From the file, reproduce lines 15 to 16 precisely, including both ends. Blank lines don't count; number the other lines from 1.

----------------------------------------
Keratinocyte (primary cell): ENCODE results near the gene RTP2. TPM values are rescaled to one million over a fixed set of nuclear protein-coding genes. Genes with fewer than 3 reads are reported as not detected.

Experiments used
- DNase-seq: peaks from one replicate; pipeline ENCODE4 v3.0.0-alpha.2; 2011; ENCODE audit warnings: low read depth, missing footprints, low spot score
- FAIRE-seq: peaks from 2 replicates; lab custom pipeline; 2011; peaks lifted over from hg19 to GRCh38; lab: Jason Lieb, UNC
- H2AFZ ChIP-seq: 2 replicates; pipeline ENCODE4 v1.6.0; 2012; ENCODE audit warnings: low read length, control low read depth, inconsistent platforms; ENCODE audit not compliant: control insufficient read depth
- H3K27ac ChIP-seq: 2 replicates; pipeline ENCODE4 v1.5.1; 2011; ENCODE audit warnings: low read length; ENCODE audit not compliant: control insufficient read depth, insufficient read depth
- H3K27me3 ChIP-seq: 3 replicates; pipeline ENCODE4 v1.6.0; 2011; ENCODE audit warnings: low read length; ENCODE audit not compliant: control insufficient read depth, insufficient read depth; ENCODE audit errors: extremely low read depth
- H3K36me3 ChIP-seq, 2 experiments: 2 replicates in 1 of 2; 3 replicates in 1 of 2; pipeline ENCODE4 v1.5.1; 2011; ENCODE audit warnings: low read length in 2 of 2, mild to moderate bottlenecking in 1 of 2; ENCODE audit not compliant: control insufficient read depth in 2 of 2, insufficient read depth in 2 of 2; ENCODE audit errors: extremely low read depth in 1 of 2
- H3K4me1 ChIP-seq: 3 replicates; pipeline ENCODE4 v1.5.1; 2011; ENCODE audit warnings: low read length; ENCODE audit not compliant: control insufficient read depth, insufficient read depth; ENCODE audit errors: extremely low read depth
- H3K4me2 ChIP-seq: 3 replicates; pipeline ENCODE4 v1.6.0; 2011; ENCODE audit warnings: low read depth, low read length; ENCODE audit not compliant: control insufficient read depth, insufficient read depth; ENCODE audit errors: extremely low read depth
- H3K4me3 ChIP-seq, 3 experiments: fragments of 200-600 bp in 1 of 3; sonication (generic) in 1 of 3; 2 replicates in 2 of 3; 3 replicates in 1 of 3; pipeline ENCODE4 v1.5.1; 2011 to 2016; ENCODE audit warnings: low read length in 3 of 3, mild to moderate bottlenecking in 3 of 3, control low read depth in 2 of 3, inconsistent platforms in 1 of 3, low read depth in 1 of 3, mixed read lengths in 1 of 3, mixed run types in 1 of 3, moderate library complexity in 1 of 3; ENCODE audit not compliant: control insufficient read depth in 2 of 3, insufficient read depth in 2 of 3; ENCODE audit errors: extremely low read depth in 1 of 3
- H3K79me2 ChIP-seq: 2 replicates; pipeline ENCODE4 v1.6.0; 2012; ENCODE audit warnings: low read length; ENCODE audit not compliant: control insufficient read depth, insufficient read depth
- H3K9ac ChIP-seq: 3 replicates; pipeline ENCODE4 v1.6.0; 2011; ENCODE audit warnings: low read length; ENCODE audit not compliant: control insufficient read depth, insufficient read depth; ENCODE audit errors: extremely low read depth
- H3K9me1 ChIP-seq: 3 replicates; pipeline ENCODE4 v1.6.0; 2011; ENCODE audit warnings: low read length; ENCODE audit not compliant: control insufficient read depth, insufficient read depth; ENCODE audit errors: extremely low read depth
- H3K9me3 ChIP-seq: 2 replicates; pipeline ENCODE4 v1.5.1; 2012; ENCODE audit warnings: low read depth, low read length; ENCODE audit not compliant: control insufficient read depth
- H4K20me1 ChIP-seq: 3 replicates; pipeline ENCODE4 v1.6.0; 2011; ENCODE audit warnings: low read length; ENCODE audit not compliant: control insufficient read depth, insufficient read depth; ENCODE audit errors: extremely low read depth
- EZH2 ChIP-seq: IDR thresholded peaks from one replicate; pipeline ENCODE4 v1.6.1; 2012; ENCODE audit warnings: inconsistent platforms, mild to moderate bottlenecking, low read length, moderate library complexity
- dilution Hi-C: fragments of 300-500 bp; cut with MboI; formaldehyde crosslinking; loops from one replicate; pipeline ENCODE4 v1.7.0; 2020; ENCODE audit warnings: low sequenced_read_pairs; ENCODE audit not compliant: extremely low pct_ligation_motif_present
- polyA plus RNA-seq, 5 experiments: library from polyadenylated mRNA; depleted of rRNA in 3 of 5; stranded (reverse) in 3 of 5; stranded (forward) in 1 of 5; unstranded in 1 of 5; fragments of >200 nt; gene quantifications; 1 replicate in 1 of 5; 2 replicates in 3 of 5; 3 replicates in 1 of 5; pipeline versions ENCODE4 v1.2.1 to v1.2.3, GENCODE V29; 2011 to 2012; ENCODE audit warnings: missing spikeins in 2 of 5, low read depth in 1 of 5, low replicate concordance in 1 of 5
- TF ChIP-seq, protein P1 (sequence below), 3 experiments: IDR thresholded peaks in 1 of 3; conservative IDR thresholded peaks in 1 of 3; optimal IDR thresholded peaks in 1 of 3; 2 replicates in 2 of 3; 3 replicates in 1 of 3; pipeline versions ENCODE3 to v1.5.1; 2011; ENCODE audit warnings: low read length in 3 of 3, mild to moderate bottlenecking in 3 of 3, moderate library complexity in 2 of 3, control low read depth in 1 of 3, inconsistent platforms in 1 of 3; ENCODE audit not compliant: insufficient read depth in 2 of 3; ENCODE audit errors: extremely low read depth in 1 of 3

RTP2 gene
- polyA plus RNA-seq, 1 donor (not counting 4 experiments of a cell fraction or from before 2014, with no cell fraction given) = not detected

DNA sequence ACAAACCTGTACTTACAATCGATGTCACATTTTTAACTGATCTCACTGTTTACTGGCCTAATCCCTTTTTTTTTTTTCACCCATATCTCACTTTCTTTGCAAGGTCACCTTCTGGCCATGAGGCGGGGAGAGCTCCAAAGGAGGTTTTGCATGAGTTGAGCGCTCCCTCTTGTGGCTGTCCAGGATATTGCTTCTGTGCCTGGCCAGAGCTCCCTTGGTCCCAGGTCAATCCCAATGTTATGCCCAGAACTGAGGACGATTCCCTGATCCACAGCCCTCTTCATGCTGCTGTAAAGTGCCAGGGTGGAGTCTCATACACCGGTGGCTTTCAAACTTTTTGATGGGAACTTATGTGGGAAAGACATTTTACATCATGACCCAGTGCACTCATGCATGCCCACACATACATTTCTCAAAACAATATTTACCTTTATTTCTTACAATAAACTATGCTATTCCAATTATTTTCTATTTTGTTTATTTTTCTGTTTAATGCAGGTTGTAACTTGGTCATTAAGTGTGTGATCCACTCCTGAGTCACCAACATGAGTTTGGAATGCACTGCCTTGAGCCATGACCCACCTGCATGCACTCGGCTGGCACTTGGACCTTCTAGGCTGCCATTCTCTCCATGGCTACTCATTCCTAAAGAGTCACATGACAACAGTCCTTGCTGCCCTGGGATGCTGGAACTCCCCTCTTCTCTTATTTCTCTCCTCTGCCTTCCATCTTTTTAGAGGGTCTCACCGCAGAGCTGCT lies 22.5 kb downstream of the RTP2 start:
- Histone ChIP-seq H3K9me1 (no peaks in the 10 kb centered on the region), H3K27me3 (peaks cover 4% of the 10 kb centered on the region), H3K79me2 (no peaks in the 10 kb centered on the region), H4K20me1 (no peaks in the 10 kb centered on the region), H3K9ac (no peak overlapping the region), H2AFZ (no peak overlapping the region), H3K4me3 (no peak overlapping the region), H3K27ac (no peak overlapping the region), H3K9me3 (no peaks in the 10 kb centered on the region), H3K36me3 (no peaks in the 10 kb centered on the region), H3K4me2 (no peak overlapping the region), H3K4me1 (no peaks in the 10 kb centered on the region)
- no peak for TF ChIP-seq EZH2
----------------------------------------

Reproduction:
- H3K9me3 ChIP-seq: 2 replicates; pipeline ENCODE4 v1.5.1; 2012; ENCODE audit warnings: low read depth, low read length; ENCODE audit not compliant: control insufficient read depth
- H4K20me1 ChIP-seq: 3 replicates; pipeline ENCODE4 v1.6.0; 2011; ENCODE audit warnings: low read length; ENCODE audit not compliant: control insufficient read depth, insufficient read depth; ENCODE audit errors: extremely low read depth